Jim Milan, Founder
Back in the late 1950's, I heard an album called The Dixieland Story by Matty Matlock. Since his earliest arranging efforts in the early '30's, he has been considered the finest arranger in the Dixieland idiom. In this album, he took 23 standard Dixieland tunes and arranged them for six horns and 4 rhythm. They were all well-known Dixieland tunes. What impressed me so much about the album was the big sound he got out of the six horns, two trumpets, two trombones, a clarinet and a baritone sax, plus piano, bass, guitar and drums.
The album became my all time favorite. I have listened to it regularly for the past 50 plus years. The charts became something of an obsession with me -- to be able to play them. They were never available on the open market like most successful "big band" charts become. ("Charts" is musician-speak for arrangements.) I even called the LA local to get Matty's address with the hope that he might sell copies of the charts. I learned that Matty and his wife were both deceased; thus, I struck out there.
Three years ago, my wife and I were driving to Chicago, to see our latest great grandchild, when she asked if I had done everything that I wanted to do. She was, of course, referring to my age which at the time was 87. I thought about it, trying to come up with a "bucket list" but could not really think of anything I wanted to do before my demise -- except for playing the Matlock charts. I told her about my not being able to find the charts, etc., and she said I should try again -- go for it!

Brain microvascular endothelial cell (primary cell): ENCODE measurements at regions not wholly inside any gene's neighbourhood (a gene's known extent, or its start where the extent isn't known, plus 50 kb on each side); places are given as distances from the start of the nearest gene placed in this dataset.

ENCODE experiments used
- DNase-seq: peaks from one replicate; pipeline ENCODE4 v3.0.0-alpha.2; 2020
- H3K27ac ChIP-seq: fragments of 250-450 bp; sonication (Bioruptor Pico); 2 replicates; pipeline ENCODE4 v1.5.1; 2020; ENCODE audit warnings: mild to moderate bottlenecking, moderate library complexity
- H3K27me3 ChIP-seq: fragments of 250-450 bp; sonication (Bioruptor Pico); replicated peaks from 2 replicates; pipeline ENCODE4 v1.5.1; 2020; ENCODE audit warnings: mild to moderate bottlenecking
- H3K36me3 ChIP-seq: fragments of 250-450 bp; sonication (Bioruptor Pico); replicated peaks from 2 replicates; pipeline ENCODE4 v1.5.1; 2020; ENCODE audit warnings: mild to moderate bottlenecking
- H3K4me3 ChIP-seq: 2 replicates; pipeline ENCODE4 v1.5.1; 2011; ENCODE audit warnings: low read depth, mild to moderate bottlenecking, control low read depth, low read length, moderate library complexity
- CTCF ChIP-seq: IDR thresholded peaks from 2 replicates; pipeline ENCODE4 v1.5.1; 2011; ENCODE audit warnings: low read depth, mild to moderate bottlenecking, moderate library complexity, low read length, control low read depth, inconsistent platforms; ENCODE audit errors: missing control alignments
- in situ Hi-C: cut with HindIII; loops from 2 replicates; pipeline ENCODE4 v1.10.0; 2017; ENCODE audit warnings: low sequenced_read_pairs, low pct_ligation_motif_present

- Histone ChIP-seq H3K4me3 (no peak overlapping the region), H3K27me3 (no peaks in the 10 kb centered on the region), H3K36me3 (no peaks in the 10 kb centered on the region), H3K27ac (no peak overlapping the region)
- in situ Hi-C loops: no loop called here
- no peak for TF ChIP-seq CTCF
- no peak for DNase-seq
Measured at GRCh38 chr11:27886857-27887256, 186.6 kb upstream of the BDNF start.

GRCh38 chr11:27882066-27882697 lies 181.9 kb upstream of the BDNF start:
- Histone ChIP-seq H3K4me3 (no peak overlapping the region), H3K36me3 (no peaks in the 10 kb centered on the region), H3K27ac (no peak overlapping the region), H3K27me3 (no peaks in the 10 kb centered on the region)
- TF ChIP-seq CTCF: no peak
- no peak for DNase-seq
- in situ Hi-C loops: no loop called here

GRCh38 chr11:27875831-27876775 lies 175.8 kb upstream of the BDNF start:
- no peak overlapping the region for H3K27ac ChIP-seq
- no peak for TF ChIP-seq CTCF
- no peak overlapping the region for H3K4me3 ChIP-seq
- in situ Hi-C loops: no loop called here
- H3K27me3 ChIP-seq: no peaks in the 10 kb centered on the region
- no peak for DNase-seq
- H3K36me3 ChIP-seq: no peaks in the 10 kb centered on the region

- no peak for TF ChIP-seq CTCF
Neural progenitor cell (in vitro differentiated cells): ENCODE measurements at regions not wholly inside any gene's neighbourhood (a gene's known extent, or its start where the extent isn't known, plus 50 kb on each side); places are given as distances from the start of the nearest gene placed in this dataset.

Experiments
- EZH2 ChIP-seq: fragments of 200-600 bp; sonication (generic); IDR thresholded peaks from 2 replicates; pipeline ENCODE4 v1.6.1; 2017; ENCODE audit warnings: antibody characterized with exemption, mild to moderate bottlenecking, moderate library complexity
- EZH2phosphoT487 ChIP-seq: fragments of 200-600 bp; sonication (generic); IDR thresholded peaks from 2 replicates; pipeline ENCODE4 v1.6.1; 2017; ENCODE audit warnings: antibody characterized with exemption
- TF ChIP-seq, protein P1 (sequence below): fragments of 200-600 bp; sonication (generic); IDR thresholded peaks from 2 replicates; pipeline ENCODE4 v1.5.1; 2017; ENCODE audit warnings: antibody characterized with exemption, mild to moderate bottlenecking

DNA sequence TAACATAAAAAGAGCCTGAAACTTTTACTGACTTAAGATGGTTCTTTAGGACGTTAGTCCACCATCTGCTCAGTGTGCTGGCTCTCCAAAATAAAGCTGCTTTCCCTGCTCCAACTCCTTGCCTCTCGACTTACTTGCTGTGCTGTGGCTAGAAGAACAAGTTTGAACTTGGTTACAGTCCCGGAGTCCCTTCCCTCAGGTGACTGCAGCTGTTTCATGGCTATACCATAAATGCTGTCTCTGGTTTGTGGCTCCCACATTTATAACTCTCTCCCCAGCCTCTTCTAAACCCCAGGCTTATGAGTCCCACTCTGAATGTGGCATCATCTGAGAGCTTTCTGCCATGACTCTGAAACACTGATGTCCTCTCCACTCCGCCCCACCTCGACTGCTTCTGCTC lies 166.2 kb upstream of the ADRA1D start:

Not long after, a somewhat amazing thing happened. I was listening to a newly acquired album by Bill Allred, a really fine trombone player who has a Dixie-type group. They mainly appear at Dixieland festivals during the year, and record. One of the tunes he played on the album was one of the Matlock arrangements! I got on the internet, got his email address, and wrote asking him where he got the chart. He wrote back saying that he had acquired the original charts and scores from Matty's son. I asked if he would sell copies. After a couple of days thinking about it, he wrote saying that he would so I ordered four charts. I felt that playing the four would satisfy my "need" to play the music. It didn't, it only whet my appetite. I ultimately acquired the rest of the charts in the album. Finding the guys to play them was another matter. After several false starts, I was able to put together the present group of horn players, all of them "A" players.
The best venue is one where people come to "listen" to jazz, such as the TCU Jazz Festival. Our first public performance was for the 2011 festival. The group was very well received, having a 60 second standing ovation at the conclusion of our performance.
All of us in the band are committed to the fact that this music needs to be played and heard in this area. Two generations have grown up without ever having the opportunity to hear what good, well-arranged dixieland jazz really sounds like.
The guys are all devoted to playing the charts and are content to be a "kicks" band. Given my age, the name of the band is most appropriate -- The Bucket List Jazz Band.